NOW I WAS LOOKING AT HOW WORLD STOCKS TOOK A HIT MONDAY .ESPECIALLY WALLSTREET!AFTER THINKING ABOUT THAT SOMETHING ELSE CAME TO MIND.DO REMEMBER HOW AMERICA HAD TO HAVE THE FED TO BUY UP SOME DEBT…DO YOU REMEMBER WHEN AMERICA HAD A TRIAL RUN ON DEBT PURCHASES LEADING UP TO SEPT 28-30,THE NEW FISCAL YEAR AND DID NOT RECEIVE ONE BID ON ANY SALE OF OVER $75,000,000,000(BILLION) WORTH OF DEBT BONDS?YET ALL OF A SUDDEN AS THE STOCK MARKET DECLINES OUT OF THE BLUE THEY ARE TELLING PEOPLE THAT CHINA HAS STARTING BACK BUYING MASSIVE AMOUNTS OF U.S. DEBT.THIS IS LUDICROUS! JUST READ THIS ARTICLE THEN FOLLOW IT UP BY THE THREAD THEN TELL ME WHAT YOU THINK.—-“China Buys Treasuries, Proving Dollar Demise Overdone (Update3)
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By Daniel Kruger and Anchalee Worrachate
Aug. 17 (Bloomberg) — For the first time since the start of the global financial crisis, the U.S. government is breaking its reliance on short-term debt as foreign buyers pile into longer-term securities.
When the U.S. raised $75 billion last week, a group that includes international investors purchased a record amount of 3- year notes, the biggest share of 10-year notes since 2005 and almost half of the 30-year bonds sold, according to Treasury data. That helped extend the average maturity of U.S. debt from a 25-year low in the second quarter and showed diminishing concerns over the record U.S. budget deficit and inflation.
“Long-dated Treasuries are fantastic assets to have,” said Stuart Thomson, a fixed-income fund manager at Ignis Asset Management, which oversees the equivalent of $100 billion from Glasgow. “I have every reason to believe long bonds will rally. Inflation is subdued, and the Fed made it very clear they expect it to remain low.”
Treasury Secretary Timothy Geithner locked in long-term borrowing costs at rates near the lowest in six decades just days before the government said the consumer price index was unchanged in July. Costs fell 2.1 percent from a year earlier, the biggest 12 month drop since 1950, even as reports on employment and homes sales showed the economy is recovering from the steepest contraction in more than six decades.
Geithner, 48, a former Federal Reserve Bank of New York president, is selling a record amount of debt this year to fund the $1.85 trillion deficit widened by President Barack Obama’s $787 billion stimulus plan.
Treasury data shows that the government issued $1.9 trillion in debt maturing in one year or less in the fourth quarter as it pumped money into the financial system after the collapse of Lehman Brothers Holdings Inc. in September worsened the deepest financial crisis since the Great Depression.
While foreign investors such as China — whose $776.4 billion of holdings makes it the biggest overseas holder of Treasuries — plan to diversify reserves with International Monetary Fund debt, their holdings of U.S. securities are rising, according to government data.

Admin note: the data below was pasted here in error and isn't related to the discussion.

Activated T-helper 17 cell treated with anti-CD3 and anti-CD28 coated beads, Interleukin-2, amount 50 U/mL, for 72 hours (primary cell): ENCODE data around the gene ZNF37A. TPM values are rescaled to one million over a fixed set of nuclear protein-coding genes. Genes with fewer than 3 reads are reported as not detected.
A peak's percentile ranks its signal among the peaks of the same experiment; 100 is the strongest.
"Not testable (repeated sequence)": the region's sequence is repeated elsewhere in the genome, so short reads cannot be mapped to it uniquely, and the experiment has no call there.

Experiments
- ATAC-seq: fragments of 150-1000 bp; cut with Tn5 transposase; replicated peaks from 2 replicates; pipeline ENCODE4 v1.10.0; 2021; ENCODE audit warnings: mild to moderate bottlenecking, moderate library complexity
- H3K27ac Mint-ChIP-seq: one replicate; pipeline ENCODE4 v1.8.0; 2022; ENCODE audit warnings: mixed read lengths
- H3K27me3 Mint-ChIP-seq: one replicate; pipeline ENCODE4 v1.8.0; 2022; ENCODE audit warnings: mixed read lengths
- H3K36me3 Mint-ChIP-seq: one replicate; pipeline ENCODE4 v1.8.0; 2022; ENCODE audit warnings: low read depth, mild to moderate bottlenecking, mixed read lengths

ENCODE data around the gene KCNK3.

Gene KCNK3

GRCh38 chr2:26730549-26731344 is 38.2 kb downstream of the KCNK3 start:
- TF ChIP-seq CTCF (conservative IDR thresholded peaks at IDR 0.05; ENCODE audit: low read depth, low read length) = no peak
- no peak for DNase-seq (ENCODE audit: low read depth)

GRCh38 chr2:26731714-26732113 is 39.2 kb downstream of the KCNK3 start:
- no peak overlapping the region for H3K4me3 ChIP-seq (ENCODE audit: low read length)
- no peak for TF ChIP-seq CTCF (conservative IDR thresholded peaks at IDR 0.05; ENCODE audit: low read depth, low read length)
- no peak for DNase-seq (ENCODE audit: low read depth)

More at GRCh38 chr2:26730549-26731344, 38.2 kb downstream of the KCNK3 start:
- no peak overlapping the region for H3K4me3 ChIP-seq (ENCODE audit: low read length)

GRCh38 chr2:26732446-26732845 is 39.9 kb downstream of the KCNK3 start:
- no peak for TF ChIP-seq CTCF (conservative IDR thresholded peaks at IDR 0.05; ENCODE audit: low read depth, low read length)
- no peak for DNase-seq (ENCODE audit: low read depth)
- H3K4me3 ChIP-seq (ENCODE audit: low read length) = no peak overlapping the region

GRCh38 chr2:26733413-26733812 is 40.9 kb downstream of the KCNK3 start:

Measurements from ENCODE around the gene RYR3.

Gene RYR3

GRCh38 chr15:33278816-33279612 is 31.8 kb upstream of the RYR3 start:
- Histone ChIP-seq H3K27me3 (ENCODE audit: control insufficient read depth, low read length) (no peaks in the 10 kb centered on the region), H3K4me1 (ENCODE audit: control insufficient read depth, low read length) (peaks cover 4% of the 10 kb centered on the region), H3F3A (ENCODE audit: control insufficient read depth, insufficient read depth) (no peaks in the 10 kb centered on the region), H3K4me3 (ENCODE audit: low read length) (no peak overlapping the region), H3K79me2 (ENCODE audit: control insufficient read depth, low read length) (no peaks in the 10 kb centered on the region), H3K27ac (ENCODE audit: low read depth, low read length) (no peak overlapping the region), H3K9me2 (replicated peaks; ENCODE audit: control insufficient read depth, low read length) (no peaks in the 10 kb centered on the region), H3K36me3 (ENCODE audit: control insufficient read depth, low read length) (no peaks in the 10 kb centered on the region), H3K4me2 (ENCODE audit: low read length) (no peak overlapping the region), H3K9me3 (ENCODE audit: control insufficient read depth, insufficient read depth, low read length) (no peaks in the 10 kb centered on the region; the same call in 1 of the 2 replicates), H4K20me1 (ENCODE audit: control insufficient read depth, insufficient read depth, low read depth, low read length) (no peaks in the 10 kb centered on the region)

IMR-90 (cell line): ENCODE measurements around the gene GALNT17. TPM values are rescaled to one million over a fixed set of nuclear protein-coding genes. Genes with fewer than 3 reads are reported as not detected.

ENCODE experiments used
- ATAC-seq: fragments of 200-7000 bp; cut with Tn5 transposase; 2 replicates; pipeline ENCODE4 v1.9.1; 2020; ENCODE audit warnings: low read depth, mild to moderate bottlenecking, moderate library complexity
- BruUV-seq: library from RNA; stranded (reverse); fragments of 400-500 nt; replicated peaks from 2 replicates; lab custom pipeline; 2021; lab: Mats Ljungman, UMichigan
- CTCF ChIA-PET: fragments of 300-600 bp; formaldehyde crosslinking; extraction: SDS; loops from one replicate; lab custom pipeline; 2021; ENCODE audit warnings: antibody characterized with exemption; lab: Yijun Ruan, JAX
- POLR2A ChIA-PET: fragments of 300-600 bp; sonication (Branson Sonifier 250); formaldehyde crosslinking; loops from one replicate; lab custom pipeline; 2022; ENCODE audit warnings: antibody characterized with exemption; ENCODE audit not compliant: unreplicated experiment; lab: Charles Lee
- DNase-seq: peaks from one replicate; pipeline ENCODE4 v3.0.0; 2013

The world’s most populous nation boosted U.S. government debt 6.7 percent this year after a 52 percent increase in 2008, Treasury data show. China bought $55.5 billion in long-term Treasuries through June, increasing those holdings by 9.9 percent to $617.7 billion, the Treasury data showed today. China’s bill holdings have declined $6.5 billion, or 3.9 percent, to $158.7 billion during the period.
‘Out The Curve’
China’s holdings of notes and bonds climbed $26.6 billion in June to $617.7 billion, a 4.5 percent increase, while bill holdings fell 25 percent to $158.7 billion, Treasury data showed today.
“I definitely think China’s moving out the curve,” said Carl Lantz, an interest-rate strategist in New York at Credit Suisse Securities USA LLC, a unit of the Zurich-based bank and one of 18 primary dealers that trade with the Fed. “It’s part relative value, partly a bit more confidence in the Fed and the Treasury and the dollar.”
The 10-year Treasury yield rose to 4 percent in June from 2.05 percent at the start of the year as the U.S. sold $963 billion in notes and bonds in the first half, the most ever for the period. The government will issue $1.1 trillion in the second half, according to a forecast by Barclays Plc.
Foreign holdings of government debt increased 9.9 percent through June to $3.38 trillion, even as yields were rising and Treasuries lost a record 4.5 percent in the first half, according to Merrill Lynch & Co. indexes. Overseas investment jumped 30 percent in 2008 to $3.08 trillion as yields plunged to a five-decade low following Lehman’s collapse in the world’s biggest bankruptcy, according to Treasury data.
International buying is helping the U.S. currency as the Federal Reserve keeps rates near zero to lift the nation out of recession.
The Dollar Index, which measures its value against the euro, yen and four other major currencies, is 12 percent above the record low of 70.698 reached in March 2008. The greenback will strengthen against the euro and yen this year, according to strategist forecasts in separate Bloomberg News surveys.
Through August, so-called indirect bidders, which include foreign central banks, acquired 32.9 percent of the $156 billion of 10-year Treasuries sold this year, compared with 25.6 percent of the $114 billion auctioned in 2008. They also took 42.4 percent of the $282 billion issued in two-year auctions since Jan. 1, compared with 29.2 percent of $373 billion in 2008.